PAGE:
Sunday, August 1, 2010


Sunday May 13, 2007—The Museum of Fine Arts

I awoke the next morning to find that Jennifer had dried up into a pulverized pile of dry, crinkly tissue, akin to pork rinds, in our room’s feeble non-conditioned air.

Oskar Kokoschka's Self-Portrait as Warrior, 1909, is part of the MFA's collection that well-illustrates how Jennifer felt after her first night sleeping in the swampy heat of the room at the Milner.

After I added some tepid water to her dilapidated self and hydrated her back to normal, we went downstairs and partook of courtesy breakfast fare that was about on par with the Econo Lodge. They did offer us the chance to make our own waffles if we so desired, but we didn’t really want the mess or the hassle. We stopped at the front desk, made what would turn out to be a useless request to have the air conditioner fixed, then plotted a course for the day’s main attraction: Boston’s Museum of Fine Arts.

Many of you already know by now that Jennifer and I have visited several art museums, six to be exact. Our goal on this trip was to make the Museum of Fine Arts (MFA) our lucky number seven.

Unlike our museum experience in St. Louis (July 2005), during which we melted off our legs in the moist heat and the eternal walk, or the cooler walk in Atlanta (October 2006), when we got hopelessly lost on the way to the High Museum and went the wrong direction out of the train station, this time was painless. We found the MFA with no difficulties and even a particular sculpture I had hoped to photograph. Yes, I had spotted it on the museum’s Web page months earlier and hoped to have Jennifer get a picture of me in front of it, if we could locate it. We were fortunate that it was the one they posted right on their front lawn! That part of the mission was accomplished. You can see it if you scroll back up to the top of this entry.

Like the High Museum, the MFA was very sophisticated, with staff who were discrete, respectful and informative. Having been sat on by museum employees of much more neaderthalic disposition, Jennifer and I were quite impressed and relieved at the difference with this team.

We were glad to confirm what I had researched online shortly before leaving; that the museum was hosting a collection of works by Edward Hopper (July 22, 1882 - May 15, 1967). Jennifer and I had both long regretted that we missed his most famous piece,
Nighthawks (1942), when we visited its home, the Art Institute of Chicago, in July 2005. Here at last, for only $5 more on the museum admission fee, we could rectify that star-crossed omission. The Hopper exhibit was just as crowded as we had come to expect from such attractions, and it wasn’t long before Jennifer and I were inhaling the foul breath and bumping the jiggling cellulite of way too many other people. But this was perhaps the most extensive and rewarding exhibit in our considerable experience. So at first, I just accepted the disruption as a cost of seeing so many of Hopper’s stark scenes of middle-class alienation in the early 20th century. After awhile, I realized that other people were just going to have to accept the same cost in return. I stopped trying to get out of the way of the ambling “cows’” when I realized I was blocking their view of a piece, and instead, took my time enjoying it. I had waited on my turn; they could wait on theirs.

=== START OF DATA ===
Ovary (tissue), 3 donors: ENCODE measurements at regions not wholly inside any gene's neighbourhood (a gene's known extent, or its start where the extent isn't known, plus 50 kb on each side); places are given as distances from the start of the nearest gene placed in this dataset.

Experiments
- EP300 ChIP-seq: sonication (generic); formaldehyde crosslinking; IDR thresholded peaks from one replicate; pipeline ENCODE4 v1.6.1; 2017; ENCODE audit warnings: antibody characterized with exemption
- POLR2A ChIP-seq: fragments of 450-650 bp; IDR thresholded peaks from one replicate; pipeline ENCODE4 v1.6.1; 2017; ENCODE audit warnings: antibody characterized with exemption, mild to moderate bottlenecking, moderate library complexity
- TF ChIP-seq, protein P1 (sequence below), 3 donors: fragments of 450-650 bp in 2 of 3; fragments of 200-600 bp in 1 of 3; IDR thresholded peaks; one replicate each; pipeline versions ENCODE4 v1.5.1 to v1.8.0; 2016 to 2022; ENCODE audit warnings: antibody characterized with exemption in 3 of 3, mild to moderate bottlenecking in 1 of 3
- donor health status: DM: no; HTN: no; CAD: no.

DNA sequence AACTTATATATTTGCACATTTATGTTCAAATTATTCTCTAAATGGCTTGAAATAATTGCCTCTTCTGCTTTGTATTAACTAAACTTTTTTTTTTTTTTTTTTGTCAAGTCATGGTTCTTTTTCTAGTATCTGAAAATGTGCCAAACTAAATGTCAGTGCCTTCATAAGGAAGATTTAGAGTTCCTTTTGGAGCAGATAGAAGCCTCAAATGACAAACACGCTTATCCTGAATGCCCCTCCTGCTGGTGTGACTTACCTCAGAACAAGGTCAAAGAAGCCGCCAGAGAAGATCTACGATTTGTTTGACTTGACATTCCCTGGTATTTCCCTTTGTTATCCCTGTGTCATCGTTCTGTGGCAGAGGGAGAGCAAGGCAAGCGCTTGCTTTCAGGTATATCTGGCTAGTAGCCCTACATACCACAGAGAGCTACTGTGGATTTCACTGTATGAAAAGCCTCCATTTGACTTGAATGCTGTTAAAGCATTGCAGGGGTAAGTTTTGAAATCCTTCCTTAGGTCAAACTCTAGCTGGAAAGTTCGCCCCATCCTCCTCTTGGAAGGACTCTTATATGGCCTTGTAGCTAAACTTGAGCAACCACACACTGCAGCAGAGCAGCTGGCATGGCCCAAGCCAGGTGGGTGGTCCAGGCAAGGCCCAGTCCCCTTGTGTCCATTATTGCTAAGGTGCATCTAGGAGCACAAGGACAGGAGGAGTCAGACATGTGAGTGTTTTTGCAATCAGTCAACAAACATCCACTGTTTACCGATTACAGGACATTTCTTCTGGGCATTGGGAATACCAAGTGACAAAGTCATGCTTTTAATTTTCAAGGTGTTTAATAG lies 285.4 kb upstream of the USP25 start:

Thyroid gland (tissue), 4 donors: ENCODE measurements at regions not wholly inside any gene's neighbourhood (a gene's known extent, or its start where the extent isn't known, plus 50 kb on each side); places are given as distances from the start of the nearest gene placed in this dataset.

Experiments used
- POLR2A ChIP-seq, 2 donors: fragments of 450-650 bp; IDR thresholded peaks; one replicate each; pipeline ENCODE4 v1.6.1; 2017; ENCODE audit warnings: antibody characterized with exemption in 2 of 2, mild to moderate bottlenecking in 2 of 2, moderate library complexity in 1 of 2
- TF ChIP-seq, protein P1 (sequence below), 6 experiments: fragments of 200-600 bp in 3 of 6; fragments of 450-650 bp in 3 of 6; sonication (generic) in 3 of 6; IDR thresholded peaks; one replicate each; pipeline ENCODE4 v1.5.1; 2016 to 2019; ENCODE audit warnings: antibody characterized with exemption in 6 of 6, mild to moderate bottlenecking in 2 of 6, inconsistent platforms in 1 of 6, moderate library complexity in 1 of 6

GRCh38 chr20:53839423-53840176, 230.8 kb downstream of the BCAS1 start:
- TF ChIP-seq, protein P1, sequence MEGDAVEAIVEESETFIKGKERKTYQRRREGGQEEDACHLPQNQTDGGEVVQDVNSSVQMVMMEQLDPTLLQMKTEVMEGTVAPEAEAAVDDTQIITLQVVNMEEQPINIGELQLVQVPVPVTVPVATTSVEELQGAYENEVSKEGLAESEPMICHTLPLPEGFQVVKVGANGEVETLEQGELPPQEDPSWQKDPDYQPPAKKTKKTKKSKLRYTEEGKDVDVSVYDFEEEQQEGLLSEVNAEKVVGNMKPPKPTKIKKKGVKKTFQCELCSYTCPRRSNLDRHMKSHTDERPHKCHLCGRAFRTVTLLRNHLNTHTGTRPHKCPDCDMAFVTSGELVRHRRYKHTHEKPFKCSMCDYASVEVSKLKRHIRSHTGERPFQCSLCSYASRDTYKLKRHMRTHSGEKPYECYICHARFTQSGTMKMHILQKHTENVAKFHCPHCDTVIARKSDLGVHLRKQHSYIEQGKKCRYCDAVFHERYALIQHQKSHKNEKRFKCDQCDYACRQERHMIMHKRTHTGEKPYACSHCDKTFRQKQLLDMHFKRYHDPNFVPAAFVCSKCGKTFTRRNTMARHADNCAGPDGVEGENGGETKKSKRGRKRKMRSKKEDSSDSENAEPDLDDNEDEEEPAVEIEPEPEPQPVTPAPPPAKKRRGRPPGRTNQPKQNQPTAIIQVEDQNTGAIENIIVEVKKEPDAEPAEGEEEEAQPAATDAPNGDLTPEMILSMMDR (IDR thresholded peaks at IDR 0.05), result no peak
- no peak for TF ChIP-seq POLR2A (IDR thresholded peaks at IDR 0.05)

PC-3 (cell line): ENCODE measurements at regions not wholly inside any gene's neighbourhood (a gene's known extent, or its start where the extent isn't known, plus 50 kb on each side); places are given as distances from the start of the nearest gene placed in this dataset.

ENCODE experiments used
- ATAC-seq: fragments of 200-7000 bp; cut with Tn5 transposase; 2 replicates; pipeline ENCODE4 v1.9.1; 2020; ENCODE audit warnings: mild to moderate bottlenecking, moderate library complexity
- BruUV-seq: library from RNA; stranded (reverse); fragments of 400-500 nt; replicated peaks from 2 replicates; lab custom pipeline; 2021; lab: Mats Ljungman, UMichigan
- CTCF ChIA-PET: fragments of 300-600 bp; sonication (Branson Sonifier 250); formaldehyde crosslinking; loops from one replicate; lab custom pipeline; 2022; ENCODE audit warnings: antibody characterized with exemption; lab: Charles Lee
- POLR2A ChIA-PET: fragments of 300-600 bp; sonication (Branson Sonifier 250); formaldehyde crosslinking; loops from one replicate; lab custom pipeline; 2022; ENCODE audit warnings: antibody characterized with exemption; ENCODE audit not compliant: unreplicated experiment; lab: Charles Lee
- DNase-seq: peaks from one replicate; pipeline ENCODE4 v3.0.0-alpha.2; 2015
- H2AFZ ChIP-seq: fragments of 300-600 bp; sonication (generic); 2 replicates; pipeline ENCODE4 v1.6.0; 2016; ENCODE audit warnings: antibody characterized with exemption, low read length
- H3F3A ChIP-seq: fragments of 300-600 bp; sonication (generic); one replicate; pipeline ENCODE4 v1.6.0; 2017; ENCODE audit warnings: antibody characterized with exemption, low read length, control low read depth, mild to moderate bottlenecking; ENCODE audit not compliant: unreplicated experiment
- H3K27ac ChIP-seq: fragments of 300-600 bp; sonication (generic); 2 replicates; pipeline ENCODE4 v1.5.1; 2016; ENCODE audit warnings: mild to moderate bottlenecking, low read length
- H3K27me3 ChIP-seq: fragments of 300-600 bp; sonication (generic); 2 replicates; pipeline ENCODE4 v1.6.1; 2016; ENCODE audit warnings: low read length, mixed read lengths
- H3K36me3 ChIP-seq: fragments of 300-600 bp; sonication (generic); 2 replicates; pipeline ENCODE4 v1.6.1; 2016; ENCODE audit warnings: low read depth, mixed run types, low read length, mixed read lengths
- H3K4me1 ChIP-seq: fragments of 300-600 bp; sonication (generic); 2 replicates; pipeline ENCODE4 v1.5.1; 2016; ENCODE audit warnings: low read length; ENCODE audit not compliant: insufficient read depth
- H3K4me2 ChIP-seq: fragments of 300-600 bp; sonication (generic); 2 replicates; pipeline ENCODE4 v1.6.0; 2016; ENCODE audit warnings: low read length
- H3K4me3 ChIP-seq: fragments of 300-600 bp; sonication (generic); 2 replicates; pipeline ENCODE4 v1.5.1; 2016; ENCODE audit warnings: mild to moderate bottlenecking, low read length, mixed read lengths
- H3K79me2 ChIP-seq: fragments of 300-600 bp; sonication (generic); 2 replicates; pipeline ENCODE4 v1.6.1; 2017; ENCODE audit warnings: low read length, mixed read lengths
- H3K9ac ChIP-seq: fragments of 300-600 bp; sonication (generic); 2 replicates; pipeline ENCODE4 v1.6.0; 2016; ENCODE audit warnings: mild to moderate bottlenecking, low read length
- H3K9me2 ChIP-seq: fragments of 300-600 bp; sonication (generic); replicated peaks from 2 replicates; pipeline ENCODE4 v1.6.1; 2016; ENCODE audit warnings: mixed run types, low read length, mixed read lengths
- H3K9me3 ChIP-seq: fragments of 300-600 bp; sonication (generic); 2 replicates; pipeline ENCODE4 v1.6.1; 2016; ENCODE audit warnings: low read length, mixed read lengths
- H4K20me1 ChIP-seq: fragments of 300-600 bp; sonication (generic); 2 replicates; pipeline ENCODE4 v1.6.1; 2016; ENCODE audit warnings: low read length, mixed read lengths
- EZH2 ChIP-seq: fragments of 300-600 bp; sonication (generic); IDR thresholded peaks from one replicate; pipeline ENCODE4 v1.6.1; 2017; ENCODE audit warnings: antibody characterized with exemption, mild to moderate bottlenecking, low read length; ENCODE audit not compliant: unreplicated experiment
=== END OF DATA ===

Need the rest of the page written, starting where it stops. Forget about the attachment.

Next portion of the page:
Ultimately, the collection was impressive, simply because so many of the pieces were from museums across the country and also across the Atlantic. At least one of them was from a collection in Spain, while another was on loan from what we assumed was actor Steve Martin. Jennifer and I stood for a long time before Nighthawks, which we saved until almost the very end. Both of us just kind of stared at it, reveling at the chance to bathe in the experience of the original piece. Take a look at it in the image next to this paragraph. There’s something palpably sad, yet riveting about it. We never cease to be amazed by how talented artists render not only radiant light and motion using only paint, but how they also capture mood, attitude and hints of the human spirit. Edward Hopper was a master of it all.